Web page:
Green Growth in the Technology Space – Regional Diversification Pathways in Europe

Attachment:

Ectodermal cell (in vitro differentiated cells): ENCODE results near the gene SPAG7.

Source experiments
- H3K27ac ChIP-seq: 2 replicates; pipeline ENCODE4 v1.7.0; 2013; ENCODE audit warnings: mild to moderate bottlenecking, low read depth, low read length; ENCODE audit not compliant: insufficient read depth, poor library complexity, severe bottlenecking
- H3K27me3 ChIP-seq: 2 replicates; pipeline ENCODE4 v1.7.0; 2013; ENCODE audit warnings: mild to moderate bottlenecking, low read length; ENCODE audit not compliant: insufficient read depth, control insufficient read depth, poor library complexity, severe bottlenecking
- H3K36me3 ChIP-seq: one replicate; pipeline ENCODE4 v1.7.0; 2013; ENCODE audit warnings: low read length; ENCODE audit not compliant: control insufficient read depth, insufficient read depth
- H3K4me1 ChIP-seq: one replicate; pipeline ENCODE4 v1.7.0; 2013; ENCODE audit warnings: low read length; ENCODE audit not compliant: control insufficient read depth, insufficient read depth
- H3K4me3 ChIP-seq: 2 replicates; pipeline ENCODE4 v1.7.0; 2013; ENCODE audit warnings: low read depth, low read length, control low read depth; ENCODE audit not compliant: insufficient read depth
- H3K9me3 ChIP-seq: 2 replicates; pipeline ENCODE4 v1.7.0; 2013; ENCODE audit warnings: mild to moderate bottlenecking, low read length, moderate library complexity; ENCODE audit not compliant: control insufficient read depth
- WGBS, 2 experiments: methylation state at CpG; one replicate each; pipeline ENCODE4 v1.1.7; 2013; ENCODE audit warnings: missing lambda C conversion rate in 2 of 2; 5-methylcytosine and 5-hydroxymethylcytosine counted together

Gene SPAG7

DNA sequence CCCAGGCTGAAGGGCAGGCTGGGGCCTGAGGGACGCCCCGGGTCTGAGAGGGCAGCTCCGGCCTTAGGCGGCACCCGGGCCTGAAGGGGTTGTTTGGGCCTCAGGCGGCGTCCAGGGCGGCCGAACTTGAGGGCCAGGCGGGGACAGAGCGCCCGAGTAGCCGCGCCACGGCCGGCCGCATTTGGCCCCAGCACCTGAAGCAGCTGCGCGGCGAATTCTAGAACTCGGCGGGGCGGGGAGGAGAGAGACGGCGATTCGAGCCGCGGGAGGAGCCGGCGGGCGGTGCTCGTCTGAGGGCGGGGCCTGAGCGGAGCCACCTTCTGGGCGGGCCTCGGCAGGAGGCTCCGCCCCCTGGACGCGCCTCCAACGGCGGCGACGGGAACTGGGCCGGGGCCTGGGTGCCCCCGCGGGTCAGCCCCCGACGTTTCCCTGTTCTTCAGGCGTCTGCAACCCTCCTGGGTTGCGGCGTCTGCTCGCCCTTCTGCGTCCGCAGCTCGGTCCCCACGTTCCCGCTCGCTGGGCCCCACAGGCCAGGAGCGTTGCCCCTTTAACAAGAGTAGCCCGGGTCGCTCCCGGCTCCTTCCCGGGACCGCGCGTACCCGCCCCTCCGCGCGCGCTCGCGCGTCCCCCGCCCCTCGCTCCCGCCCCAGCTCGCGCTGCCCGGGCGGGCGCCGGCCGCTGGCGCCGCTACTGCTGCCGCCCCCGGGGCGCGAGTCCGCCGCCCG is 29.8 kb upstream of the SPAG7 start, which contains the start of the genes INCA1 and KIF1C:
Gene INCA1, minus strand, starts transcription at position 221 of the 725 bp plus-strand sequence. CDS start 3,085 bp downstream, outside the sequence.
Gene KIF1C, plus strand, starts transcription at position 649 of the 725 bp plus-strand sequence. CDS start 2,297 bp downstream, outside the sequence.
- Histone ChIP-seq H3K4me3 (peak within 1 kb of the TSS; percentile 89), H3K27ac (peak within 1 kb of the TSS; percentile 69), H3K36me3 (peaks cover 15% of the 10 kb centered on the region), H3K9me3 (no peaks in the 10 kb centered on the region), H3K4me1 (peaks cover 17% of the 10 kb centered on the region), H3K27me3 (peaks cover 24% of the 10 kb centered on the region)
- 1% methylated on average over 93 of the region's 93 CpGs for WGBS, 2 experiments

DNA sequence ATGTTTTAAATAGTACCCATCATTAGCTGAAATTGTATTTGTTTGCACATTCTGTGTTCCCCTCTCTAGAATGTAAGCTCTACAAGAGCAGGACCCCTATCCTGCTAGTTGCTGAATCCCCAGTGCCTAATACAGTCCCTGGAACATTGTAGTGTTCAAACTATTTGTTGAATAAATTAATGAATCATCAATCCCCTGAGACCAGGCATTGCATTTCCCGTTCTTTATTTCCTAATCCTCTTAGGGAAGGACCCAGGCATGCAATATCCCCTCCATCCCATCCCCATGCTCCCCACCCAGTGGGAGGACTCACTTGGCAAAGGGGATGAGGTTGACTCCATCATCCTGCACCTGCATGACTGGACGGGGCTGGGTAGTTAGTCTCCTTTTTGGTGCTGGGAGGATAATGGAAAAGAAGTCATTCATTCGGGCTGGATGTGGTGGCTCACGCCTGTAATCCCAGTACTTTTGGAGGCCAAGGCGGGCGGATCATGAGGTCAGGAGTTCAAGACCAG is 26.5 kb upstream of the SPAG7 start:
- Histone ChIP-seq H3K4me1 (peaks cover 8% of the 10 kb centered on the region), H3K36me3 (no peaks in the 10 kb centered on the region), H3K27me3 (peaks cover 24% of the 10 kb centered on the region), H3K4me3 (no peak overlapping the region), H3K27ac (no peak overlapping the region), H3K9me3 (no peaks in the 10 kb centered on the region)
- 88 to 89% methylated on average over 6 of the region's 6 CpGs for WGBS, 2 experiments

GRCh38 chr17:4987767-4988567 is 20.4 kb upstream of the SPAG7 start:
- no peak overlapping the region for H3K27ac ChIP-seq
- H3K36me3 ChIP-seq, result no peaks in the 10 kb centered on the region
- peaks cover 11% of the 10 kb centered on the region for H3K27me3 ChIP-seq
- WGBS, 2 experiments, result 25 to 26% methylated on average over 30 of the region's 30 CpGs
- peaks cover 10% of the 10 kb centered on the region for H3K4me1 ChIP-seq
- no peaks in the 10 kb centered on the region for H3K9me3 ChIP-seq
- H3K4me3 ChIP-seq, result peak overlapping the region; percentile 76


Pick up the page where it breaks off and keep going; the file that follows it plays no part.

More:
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Green growth as a way to reconcile economic and environmental benefits, challenges economies to develop capabilities that allow for handling of complex situations. Although an empirical account of these capabilities and their dynamics over time is desirable, current approaches in Evolutionary Economic Geography fall short in systematically accounting for those, in particular at the regional level. The central issue is the need to explore differences and similarities in possible pathways towards green growth in different geographical context. In particular, catch-up regions, which have developed the required capabilities both faster and more successfully, can provide a promising blueprint. Thus, to examine and contextualize green growth at the regional level, two research questions are addressed: “Which European regions have successfully diversified into more complex green technological capabilities over time? What are the similarities and differences between catch-up regions with regards to their green growth diversification pathways in the technology space?” To answer this, a quantitative-exploratory research approach was followed. Using green patent data, as a first step, a green fitness ranking of regions was developed. From the ranking evolution, a diverse set of leading and catch-up regions were identified according to their general innovation capacity. As a second step, the green technological dynamics over time were mapped out for each catch-up region using the technological relatedness within the regional technology space and observing the patterns over time against the technological dimensions of complexity, relatedness, and technology life cycle. The analysis confirms general patterns of regional development and path-dependence also for green growth, while the most successful catch-up regions systematically deviate from this. Based on the exploratory mapping, similarities and differences were derived as propositions for green growth diversification pathways. As such, path upgrading and path diversification are the most feasible, while successful path development might potentially be enabled by a dense core or constrained by dense clusters. Mechanisms for pathways include leveraging on technologies at advanced life-cycle stages and thus profiting from extra-regional knowledge, as well as coupling more unrelated path diversification opportunities with more related ones in clusters. These mechanisms are particularly interesting for regions with lower innovation capacity. Contributing factors for more complex green capabilities are strategic technological exits, also as part of re-orientating the portfolio, as well as a stable set of low-complex technologies as anchor points. These insights can inform more effective policy design for green growth, in particular smart specialization strategies.